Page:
The group of teenagers behind me laugh.

I’m sitting by the corner. Trying to look busy, but I haven’t looked at the open page in front of me and seen the words.

I gaze outside, the lady holding a man’s hand smiles, he smiles back.

I blink and look down.

What I’m I doing here?

I’m not ready.

I shouldn’t be happy.

My counsellor thinks sitting in public and just listening to others will help.

I can’t stand being in the house anymore.

Too many memories.

I hear the cries, the yelling, the arguing, drawers banging, doors slamming.

I’ve forgotten how laughter sounded in that house.

My memory is full of bleak days.

I wanted to change our life, smile now and then.

You should try to smile and see how goes, my counsellor keeps telling me.

How does smiling even feel?

I don’t even remember how my genuine laugh sounded.

The voices insides my head and ones around me overlap.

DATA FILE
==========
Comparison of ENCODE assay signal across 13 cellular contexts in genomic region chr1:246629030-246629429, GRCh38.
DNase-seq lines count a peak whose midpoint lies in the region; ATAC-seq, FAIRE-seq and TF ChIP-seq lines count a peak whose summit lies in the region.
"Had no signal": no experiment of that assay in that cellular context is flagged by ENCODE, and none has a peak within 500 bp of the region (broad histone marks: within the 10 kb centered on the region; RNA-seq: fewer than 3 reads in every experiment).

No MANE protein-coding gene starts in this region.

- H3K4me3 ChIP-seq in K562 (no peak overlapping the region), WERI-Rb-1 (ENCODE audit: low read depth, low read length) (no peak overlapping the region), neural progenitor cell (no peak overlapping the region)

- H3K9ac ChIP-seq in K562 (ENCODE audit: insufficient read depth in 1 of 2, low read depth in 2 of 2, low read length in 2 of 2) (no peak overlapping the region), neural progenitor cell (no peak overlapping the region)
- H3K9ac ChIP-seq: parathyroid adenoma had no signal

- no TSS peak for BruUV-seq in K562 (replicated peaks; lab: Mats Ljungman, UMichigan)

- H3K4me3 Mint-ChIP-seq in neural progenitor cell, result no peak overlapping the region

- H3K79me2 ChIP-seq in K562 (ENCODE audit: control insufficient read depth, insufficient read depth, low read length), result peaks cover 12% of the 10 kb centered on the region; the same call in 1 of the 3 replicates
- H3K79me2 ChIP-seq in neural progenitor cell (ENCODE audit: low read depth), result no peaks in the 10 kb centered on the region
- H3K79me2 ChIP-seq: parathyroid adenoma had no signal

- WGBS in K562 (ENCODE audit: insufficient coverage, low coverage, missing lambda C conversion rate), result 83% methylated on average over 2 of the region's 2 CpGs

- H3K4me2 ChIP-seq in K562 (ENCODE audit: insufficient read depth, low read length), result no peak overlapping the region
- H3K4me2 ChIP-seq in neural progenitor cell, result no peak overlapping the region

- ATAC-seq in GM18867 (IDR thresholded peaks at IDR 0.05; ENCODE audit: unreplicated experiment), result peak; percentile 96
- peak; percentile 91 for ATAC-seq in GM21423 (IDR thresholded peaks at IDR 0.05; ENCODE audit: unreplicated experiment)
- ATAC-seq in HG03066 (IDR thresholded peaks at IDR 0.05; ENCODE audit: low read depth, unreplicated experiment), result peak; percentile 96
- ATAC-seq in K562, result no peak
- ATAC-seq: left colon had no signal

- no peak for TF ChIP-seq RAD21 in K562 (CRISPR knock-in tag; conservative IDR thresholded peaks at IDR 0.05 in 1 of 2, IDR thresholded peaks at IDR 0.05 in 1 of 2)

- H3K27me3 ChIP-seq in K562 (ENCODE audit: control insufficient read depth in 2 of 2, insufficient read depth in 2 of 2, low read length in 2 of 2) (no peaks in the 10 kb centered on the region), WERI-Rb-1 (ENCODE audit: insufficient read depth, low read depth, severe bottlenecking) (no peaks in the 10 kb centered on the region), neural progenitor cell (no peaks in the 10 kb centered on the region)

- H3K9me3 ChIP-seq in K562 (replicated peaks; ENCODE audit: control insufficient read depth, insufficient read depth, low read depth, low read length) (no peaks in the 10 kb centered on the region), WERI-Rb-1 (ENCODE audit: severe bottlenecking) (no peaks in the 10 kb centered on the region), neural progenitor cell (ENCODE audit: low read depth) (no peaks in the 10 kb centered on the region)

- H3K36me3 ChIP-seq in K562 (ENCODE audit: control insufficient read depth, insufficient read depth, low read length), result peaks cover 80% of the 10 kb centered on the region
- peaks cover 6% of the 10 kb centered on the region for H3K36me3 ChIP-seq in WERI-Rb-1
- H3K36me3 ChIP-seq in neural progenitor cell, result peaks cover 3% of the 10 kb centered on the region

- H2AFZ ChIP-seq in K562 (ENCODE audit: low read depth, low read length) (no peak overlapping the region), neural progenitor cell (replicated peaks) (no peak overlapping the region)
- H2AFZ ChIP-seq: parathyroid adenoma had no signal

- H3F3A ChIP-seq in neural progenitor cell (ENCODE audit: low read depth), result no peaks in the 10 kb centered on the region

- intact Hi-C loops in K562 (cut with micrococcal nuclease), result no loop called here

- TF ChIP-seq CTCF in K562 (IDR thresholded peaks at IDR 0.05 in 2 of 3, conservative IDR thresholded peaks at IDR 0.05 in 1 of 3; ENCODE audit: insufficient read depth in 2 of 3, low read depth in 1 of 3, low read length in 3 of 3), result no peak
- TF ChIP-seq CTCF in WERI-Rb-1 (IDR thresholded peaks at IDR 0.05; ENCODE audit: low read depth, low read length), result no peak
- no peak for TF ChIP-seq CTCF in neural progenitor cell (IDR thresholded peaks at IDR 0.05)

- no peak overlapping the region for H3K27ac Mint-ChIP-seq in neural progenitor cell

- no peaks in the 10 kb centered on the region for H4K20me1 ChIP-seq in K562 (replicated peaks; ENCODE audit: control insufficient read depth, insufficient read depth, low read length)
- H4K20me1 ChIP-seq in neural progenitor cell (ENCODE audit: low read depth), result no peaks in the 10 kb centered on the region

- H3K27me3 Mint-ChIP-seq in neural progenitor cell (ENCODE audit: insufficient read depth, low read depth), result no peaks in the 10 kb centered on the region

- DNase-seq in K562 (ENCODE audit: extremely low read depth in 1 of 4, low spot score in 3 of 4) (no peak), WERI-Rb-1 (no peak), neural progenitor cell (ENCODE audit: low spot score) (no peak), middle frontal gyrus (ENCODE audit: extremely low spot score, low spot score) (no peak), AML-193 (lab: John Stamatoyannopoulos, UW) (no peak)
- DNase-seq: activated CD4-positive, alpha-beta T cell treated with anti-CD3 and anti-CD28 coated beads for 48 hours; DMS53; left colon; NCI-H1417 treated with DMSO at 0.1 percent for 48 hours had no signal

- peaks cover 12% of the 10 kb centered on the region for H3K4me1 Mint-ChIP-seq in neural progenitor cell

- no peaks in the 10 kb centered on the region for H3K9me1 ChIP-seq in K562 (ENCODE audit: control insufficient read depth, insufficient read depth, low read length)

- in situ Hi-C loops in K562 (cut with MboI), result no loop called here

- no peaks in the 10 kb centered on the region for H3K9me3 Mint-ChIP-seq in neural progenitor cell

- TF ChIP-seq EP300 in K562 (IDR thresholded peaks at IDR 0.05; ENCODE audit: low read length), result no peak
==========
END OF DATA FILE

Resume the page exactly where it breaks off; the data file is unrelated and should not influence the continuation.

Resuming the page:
No I can’t afford to have a panic attack.

I’ve come a long way.

My chest raises fast, things start to blur, my fingers feel tingly, the voices around me echo.

I should run out of here.

Try and challenge yourself. If you feel the panic, try and breathe, but don’t leave your seat, my counsellors voice slips into my thoughts.

Maybe I’ll be able to do it today.

The cries become louder in my head.

I’m pleading, he’s yelling at me to stop pretending we are a perfect family.

Maybe we were never a perfect family.

Why did I try to make ours? They might be still here if I hadn’t pretended.

Just breath, just breath, my counsellors voice breaks through again


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